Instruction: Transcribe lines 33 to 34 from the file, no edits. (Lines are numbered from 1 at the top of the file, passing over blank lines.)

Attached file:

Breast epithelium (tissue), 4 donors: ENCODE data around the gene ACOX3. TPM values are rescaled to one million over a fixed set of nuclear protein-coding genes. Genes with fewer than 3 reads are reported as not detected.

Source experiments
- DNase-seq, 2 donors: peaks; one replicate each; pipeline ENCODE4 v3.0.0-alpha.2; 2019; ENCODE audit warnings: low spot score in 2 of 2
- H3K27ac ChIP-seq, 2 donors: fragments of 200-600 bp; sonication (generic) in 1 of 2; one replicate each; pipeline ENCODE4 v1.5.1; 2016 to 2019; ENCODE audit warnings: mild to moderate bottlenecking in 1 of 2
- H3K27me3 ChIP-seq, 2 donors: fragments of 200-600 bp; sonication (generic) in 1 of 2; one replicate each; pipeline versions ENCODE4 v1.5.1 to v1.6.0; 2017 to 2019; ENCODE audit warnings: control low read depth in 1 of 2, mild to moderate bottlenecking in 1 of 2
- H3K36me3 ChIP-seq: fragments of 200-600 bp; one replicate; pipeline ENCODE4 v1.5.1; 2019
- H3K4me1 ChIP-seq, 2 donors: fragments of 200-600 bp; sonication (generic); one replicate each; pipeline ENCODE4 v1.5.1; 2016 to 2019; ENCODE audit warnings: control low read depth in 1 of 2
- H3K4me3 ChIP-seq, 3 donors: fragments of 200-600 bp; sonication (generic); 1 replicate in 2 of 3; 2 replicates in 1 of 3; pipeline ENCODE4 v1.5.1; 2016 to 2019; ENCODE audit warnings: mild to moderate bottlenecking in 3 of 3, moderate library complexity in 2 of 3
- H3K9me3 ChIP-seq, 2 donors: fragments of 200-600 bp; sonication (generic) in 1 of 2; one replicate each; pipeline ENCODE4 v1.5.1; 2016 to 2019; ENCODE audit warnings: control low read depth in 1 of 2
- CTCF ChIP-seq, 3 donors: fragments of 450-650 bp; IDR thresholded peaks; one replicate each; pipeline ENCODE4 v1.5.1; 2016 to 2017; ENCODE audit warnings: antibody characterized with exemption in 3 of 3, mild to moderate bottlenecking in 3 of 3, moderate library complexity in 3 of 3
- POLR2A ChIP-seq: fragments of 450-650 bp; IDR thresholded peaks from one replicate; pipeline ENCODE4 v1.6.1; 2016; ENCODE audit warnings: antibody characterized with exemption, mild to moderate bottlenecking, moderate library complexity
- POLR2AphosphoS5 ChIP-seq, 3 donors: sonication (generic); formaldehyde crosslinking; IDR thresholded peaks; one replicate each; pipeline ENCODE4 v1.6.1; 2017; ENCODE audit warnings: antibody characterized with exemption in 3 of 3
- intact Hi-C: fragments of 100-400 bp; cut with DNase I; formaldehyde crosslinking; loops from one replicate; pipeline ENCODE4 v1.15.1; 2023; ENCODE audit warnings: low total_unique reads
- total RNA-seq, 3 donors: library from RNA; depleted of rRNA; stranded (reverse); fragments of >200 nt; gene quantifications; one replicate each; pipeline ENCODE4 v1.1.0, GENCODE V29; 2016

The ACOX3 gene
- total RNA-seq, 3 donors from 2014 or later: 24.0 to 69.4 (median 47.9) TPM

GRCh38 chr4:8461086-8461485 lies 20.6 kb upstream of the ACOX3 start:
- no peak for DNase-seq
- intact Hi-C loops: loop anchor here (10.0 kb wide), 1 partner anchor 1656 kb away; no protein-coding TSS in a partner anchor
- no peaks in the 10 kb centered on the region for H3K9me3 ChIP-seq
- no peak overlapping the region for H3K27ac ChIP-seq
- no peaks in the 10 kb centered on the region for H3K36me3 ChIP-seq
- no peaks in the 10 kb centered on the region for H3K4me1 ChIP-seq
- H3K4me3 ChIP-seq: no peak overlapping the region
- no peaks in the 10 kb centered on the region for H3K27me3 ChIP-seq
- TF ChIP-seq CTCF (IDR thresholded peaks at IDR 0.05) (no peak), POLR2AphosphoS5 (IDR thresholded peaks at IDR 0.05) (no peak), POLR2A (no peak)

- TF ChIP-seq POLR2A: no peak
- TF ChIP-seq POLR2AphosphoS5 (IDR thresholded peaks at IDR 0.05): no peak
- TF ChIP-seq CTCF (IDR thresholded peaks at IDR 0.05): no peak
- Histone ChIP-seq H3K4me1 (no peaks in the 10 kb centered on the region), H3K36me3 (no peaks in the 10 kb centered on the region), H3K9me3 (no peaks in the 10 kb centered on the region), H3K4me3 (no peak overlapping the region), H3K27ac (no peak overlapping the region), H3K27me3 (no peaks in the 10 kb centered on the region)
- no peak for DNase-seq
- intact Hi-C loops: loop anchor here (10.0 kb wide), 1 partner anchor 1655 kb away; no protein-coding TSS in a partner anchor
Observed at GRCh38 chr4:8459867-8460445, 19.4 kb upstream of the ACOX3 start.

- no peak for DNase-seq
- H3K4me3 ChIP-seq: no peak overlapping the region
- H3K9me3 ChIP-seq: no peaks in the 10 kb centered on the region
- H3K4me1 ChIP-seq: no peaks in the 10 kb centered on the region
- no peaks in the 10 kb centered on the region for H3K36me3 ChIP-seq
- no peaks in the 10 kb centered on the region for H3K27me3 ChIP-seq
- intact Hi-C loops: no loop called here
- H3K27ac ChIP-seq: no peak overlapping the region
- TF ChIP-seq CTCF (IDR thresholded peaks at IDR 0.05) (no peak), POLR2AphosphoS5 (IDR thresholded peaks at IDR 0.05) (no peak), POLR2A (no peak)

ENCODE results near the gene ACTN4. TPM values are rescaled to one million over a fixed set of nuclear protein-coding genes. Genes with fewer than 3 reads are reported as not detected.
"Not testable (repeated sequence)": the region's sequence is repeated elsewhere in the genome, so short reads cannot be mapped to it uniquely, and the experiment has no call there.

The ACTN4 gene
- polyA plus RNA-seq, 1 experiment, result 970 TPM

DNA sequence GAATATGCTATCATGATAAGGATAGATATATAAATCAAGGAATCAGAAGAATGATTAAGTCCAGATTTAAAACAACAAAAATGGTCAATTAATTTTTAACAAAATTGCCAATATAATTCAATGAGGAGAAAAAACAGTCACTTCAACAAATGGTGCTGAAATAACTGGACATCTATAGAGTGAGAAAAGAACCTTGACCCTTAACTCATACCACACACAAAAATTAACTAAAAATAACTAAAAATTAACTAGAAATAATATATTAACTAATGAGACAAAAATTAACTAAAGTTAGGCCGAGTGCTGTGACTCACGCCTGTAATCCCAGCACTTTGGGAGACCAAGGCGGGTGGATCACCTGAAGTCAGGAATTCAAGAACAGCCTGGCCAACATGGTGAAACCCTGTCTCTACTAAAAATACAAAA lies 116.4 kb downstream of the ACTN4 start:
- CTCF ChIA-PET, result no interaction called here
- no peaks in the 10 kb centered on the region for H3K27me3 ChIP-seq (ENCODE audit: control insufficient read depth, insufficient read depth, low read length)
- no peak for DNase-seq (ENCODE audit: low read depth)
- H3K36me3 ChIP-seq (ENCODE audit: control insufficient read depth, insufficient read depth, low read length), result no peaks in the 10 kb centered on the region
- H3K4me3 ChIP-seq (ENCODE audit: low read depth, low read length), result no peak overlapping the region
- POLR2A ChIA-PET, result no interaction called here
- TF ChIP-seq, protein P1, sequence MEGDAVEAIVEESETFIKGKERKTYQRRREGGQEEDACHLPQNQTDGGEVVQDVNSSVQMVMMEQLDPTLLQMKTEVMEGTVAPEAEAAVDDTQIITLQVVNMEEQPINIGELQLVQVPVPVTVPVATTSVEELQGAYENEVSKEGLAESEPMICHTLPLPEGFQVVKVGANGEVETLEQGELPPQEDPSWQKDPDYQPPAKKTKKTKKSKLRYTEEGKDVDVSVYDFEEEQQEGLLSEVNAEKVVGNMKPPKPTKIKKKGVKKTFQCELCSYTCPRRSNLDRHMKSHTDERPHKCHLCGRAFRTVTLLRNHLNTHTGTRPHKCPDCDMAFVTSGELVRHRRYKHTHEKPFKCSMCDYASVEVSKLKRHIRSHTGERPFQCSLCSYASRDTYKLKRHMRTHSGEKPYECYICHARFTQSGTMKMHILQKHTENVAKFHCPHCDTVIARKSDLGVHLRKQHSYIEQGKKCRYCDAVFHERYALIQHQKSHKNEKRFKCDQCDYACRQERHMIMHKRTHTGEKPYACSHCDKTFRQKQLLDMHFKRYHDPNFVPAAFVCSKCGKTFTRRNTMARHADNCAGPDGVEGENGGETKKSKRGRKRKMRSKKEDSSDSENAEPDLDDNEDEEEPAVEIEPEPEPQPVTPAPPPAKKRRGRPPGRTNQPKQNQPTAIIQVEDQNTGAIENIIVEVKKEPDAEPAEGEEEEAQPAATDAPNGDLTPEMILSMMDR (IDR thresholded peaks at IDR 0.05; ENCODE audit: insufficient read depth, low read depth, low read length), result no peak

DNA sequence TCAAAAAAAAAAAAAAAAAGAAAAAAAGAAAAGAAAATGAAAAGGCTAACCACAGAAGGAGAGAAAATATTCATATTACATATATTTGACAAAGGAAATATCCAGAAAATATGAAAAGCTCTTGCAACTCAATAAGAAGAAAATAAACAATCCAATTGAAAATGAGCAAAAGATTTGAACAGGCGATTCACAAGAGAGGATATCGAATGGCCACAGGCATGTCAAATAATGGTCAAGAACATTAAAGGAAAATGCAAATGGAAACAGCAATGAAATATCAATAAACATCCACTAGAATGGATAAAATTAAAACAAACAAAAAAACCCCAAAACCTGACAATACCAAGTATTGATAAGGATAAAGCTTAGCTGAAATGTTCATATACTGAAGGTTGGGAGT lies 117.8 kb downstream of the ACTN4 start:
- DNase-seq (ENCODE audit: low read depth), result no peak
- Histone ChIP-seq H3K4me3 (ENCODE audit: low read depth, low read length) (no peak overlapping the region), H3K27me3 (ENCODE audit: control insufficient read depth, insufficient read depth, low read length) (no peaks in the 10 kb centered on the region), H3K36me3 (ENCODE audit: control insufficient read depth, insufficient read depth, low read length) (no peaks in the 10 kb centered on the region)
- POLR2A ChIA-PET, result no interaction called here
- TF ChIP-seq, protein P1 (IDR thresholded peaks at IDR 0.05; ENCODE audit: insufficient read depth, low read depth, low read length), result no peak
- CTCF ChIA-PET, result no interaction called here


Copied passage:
Observed at GRCh38 chr4:8459867-8460445, 19.4 kb upstream of the ACOX3 start.

- no peak for DNase-seq